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At 27,000 square feet, Twisted Throttle hits high gear

May 28, 2012

Special to the Standard

EXETER – You’ve got to hand it to Erik Stephens: he really knows how to throw a party.
Last Saturday, on both his 36th birthday and the 10th anniversary of his company Twisted Throttle, throngs of motorcycle aficionados showed up to celebrate the opening of Stephens’ spectacular new 27,000-square-foot establishment.
The business manufactures, distributes and engages in online sales of all things motorcycle, making it a Mecca for weekend road warriors wanting gear, apparel and hard-to-find parts, some of which require custom production.
By noon, more than 1,200 visitors jammed the place, at 570 Nooseneck Hill Rd., with bikes parked all over the grounds and on both sides of
TWISTED, from 1
the road; the dirt parking lot of a nearby business was filled, too.
Kevin Nixon, the store’s public relations and marketing director, who noted that he’s living a dream, “turning a pastime into a job,” had blanketed the media with advance information but was flabbergasted by the result.
Many people, who learned of the event via the internet, came amazing distances. According to Stephens, true diehards rode bikes from Knoxville, Tenn., Anchorage, Alaska and other far-flung places; four fans of the little business that started in a garage and grew to an international phenomenon flew in from Germany.
Among those who couldn’t stay away was Reid Sanford, who rode his motorcycle and towed a tiny camper from Nova Scotia.
“I was looking for something to do this weekend and remembered a former open house I’d come to” when the company was located in the old Palisades Mill in Peace Dale. “I left home Friday morning and camped in Bangor; it was about 800 miles. I saw it online and thought ‘This looks like a nice day’.”
Sanford was planning to shop for lights and an electric heat control device.
Throughout the day, Chris “Teach” McNeil, a stunt rider for BMW who travels the country performing at dealerships and competing in national shows, entertained the crowd with a variety of tricks, all of them involving the smell of burning rubber from the tires he was abusing.
To the sound of cheers and wild applause, he did smoky burnouts, then raced from end to end of a cordoned-off area, doing “stoppies” – standing the motorcycle straight up on its front wheel – “wheelies” which is riding on the back wheel, and something called the “highchair” wherein McNeil rode with both legs draped over the handlebars.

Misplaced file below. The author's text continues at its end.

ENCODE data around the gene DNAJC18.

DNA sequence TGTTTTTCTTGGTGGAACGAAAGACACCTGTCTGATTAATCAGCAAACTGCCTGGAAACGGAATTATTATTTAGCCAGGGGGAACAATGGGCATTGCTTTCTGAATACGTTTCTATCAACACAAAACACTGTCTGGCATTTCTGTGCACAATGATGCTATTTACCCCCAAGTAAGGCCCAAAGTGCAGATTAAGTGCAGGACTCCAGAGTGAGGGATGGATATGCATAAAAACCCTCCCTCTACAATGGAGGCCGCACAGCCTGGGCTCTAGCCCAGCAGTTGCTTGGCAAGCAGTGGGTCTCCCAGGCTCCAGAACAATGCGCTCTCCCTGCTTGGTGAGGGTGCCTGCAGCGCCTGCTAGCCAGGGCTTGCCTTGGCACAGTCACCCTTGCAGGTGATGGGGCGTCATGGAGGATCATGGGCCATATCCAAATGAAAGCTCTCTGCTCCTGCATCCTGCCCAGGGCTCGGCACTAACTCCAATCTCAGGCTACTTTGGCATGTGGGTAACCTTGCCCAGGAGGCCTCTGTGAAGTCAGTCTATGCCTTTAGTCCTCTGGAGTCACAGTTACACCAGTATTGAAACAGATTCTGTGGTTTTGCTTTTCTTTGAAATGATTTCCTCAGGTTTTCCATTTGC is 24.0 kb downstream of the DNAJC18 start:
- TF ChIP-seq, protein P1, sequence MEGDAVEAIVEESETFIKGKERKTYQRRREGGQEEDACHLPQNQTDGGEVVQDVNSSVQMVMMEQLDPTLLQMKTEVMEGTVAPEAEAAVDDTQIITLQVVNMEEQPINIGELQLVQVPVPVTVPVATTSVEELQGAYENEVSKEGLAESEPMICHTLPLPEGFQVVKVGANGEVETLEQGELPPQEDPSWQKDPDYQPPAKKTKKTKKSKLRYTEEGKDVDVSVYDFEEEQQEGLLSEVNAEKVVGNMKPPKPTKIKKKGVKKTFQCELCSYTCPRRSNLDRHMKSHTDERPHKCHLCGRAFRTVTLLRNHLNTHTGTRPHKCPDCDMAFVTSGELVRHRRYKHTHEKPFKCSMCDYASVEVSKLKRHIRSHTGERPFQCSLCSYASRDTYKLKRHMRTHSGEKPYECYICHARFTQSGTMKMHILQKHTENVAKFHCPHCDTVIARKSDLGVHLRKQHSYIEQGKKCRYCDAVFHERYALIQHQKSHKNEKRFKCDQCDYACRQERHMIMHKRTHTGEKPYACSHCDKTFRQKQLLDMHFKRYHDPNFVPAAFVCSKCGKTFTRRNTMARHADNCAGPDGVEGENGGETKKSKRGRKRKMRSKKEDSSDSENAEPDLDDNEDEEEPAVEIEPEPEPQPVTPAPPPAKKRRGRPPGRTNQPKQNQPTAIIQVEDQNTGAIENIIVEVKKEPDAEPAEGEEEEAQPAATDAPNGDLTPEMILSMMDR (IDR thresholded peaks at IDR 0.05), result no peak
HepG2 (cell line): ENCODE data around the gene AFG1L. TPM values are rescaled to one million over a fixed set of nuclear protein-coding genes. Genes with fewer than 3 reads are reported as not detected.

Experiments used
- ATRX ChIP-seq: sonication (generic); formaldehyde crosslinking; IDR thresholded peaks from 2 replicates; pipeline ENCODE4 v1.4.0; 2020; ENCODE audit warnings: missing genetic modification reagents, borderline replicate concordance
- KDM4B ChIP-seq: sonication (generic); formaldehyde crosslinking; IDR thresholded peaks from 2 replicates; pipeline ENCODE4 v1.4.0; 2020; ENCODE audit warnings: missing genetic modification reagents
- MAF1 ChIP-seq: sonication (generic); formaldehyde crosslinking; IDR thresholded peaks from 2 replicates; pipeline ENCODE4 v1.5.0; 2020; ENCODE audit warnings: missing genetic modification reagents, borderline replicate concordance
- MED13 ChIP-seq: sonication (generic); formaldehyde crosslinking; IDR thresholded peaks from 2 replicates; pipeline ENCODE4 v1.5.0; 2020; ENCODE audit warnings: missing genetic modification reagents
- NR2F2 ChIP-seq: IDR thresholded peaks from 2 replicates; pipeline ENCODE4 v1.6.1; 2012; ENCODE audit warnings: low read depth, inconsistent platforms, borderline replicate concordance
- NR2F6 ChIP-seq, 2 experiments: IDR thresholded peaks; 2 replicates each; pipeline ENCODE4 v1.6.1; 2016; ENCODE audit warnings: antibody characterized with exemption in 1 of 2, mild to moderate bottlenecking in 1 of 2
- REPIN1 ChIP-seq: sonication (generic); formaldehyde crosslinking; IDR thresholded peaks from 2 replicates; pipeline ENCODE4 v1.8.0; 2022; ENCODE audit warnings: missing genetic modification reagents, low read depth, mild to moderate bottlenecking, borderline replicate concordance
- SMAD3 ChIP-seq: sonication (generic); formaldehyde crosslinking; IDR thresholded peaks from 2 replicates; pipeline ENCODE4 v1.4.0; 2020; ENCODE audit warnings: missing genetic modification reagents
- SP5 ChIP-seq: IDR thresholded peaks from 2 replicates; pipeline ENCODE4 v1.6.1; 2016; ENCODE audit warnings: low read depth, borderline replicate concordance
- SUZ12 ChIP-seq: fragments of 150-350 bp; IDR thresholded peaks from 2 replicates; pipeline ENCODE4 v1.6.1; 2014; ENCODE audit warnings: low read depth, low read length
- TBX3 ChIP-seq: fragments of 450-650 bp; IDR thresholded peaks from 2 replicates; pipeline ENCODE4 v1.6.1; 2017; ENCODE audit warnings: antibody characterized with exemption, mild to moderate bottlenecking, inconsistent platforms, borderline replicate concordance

He has a day job: McNeil teaches Latin in a private school in New Hampshire, hence the nickname.
Stephens, who started the company in 2002, when he couldn’t find parts he needed then gradually began importing pieces for friends, too, was beaming as he conducted a tour through the enormous operation.
“My grandparents and great-grandparents lived in Westerly and Charlestown,” he said of his decision to move the business to Rhode Island, in 2004. “When I started, I had one employee and 1,600 square feet; now I have more than 30 employees and a 27,000-square-foot-building.”
The company also has a 250-page catalogue.
Among the features found in the vast warren of Twisted Throttle are a proto-typing department with an on-site industrial designer, a computer modeling center, a facility for doing custom electrical work and an area for providing maintenance on customers’ bikes.
Stephens noted that he tries to use local businesses to fill orders for such things as metal signs, textiles and custom painting projects. Parts from a warehouse room stacked floor to ceiling with box-filled shelves are moved out the door from four shipping stations at the rate of 1,000 orders a day.
He recalled working in an environmental law firm and looking around at people who’d spent their entire professional lives with the same gray horizon stretching out before them.
“I had the [choice] to be safe or start this. I’ve been all over the world and made friends everywhere. We do business and afterwards we go ride and explore each other’s countries.”
The land on which Twisted Throttle sits is four to five acres but it’s only a piece of Stephens’ dream.
“I bought the 26 acres next door. I hope to do dirt training and maybe have a campground. I would like to offer classes [because] the Northeast needs a facility.”

Martha Smith is an award-winning journalist and author. Retired, she is an independent contractor for SRIN and can be reached at

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